# nominals and cardinalities

From: Jeremy Carroll <jjc@hplb.hpl.hp.com>
Date: Tue, 13 May 2003 17:53:59 +0200
To: <www-webont-wg@w3.org>
Message-ID: <BHEGLCKMOHGLGNOKPGHDEEKPCBAA.jjc@hpl.hp.com>
```

I have been thinking about how one might implement nominals more
effectively.
I've had a couple of ideas that I wanted to have recorded in the public
list.

This is not intended to inform the discussion of CR/PR or responses to
Martin Merry.

Here's the simpler one.

In
http://kogs-www.informatik.uni-hamburg.de/~haarslev/publications/m4m2.pdf

"Combining Tableau and Algebraic Methods for Reasoning with
Quali?ed Number Restrictions in Description Logics"

by

Volker Haarslev, Martina Timmann, Ralf Möller

we read how to combine a tableau reasoner with a solver for integer linear
programs (systems of linear inequalities with integer solutions).

They address the problems associated with qualified cardinality constraints.

These techniques can be extended to address problems associated with
cardinalities of finite and infinite classes by the following steps.

We augment the solver of systems of linear inequations to support infinity
as a possible number, i.e. variables range over the nonNegativeIntegers and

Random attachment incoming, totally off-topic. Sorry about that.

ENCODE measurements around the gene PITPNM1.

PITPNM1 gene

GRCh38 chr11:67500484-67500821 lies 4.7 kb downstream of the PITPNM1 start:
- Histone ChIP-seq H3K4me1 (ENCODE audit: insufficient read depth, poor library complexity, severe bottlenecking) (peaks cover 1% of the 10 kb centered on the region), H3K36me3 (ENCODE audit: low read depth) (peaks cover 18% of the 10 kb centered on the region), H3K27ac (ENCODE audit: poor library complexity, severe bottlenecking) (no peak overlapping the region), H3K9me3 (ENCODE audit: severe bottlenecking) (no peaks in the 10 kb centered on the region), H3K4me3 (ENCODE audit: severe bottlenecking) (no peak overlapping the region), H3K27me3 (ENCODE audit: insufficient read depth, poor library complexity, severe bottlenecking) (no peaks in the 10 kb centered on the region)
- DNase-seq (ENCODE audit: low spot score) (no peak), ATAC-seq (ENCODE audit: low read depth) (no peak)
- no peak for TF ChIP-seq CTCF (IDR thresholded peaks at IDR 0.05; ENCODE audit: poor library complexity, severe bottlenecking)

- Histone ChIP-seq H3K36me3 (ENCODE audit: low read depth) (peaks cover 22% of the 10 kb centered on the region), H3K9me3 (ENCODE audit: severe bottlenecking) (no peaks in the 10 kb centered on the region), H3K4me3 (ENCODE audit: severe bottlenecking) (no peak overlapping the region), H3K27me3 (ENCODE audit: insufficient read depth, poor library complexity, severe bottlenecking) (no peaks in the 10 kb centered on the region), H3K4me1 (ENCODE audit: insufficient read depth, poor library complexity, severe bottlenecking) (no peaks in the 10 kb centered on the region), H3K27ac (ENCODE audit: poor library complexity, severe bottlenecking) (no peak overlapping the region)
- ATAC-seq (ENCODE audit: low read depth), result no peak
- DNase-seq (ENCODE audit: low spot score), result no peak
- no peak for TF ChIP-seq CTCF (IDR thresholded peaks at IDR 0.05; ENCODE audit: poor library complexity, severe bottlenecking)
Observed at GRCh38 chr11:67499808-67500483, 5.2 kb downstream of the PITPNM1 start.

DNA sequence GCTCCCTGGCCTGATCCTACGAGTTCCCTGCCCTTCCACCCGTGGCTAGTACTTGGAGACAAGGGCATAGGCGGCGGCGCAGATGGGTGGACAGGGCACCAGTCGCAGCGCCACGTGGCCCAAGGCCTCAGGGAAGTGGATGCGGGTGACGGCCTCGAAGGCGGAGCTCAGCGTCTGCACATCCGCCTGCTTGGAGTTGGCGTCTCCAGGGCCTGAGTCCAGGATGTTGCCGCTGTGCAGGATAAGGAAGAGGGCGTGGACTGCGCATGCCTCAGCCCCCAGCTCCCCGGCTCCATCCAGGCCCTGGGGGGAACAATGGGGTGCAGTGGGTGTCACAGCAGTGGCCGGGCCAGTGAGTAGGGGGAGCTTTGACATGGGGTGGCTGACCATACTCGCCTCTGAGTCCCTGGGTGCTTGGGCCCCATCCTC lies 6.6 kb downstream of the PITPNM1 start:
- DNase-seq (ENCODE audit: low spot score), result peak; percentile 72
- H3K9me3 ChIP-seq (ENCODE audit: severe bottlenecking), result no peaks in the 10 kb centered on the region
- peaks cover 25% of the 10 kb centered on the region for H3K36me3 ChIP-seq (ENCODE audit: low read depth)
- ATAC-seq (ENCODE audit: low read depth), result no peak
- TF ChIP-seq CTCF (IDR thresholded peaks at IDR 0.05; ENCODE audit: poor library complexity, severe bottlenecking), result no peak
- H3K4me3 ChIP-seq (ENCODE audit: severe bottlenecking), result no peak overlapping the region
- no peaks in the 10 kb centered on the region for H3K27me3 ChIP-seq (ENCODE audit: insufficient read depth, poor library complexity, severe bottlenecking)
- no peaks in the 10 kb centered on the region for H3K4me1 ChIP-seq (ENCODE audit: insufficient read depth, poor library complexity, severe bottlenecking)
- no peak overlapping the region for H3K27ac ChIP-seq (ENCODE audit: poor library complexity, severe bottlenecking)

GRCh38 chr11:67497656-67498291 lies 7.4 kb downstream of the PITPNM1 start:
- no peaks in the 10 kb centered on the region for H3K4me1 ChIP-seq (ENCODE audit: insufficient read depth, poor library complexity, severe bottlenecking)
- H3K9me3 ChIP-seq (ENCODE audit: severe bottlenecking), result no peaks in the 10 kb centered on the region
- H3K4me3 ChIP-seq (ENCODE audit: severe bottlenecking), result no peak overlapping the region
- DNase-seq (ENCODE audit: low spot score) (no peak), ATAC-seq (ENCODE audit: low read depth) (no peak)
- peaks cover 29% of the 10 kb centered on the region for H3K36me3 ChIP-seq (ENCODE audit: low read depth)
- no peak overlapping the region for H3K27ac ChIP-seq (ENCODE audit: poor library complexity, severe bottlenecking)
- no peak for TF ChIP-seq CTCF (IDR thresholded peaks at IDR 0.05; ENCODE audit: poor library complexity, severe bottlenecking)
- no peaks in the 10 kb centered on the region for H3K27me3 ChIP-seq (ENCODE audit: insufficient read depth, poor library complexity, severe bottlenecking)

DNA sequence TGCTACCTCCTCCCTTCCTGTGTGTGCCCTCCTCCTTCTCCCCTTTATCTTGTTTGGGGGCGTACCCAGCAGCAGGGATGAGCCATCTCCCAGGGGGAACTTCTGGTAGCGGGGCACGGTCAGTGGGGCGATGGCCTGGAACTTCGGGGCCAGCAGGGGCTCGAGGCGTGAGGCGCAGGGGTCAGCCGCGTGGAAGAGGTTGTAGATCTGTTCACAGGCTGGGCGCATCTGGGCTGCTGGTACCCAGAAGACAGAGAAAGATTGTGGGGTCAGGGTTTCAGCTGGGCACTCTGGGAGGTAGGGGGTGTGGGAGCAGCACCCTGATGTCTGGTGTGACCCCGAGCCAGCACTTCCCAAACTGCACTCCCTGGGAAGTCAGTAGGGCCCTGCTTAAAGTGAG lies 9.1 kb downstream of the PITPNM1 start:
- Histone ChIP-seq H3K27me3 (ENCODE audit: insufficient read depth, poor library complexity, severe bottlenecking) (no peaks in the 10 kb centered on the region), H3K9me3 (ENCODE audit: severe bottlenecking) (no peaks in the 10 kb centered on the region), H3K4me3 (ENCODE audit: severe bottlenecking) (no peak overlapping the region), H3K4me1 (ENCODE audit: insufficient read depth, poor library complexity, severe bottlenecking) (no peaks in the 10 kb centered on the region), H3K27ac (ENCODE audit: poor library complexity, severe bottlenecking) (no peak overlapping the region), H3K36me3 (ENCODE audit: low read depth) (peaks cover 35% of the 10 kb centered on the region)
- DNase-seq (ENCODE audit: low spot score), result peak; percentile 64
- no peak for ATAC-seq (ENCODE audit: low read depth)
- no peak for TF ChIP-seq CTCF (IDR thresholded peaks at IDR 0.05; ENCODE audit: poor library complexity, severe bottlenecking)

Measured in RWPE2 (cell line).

infinity.

In the initial ontology:
Replace every EnumeratedClass or oneOf construct by a union of singletons,
e.g.

oneOf(  a b c )
is replaced by
unionOf( oneOf(a) oneOf(b) oneOf(c) )

Any particular tableau can then be annotated with a set of linear
inequations linking the cardinalities of classes and properties.
e.g.
a subClassOf b ==> Card(a) <= Card(b)
c = unionOf(a b) && DisjointClasses(a b) ==>
Card(c) = Card(a) + Card(b)

oneOf(a) ==> Card(oneOf(a)) = 1

EquivalentClasses( a b ) ==> Card(a) = Card(b)

Card(Restriction( p cardinality=N  )) <= Card(p)/N

If the annotations on a tableau are an insoluble system of linear
inequations then the tableau was inconsistent.
Otherwise a solution to the system of linear inequations can be converted
into an instance of the ontology for a completed tableau by simply
instantiating each class and property with the given cardinality. (the
instantiation step can be omitted, and must be omitted for infinite
classes!)

It may be necessary to improve the treatment of
oneOf(a b c)
with the rules
Card(oneOf(a b c)) <= 3 and Card(oneOf(a b c))>= 1
as opposed to the rather conservative initial step of splitting it into a
union of singletons.

Integration between these inequations and any knowledge of the distinctness
or identity of the names a, b and c is desired.

More generally, as in Haarslev et al's paper it is advantageous to divide
the classes up into disjoint subclasses, so that unionOf's can be replaced
by disjointUnionOf's and hence inequations can be replaced by equations.

The example given with a cardinality restriction is some what simplistic: we
need to ensure that all the inequations connected with such restricitions
are satisfied: More examples
Card(p) = Card(inverseOf(p))

Card(Restriction( p maxCardinality=N+1))
= Card(Restriction( p cardinality=N+1 ) ) +
Card(Restriction( p maxCardinality=N))

Card(Restriction( p minCardinality=N)) <= Card(p)/N

Jeremy
```
Received on Tuesday, 13 May 2003 11:55:15 UTC

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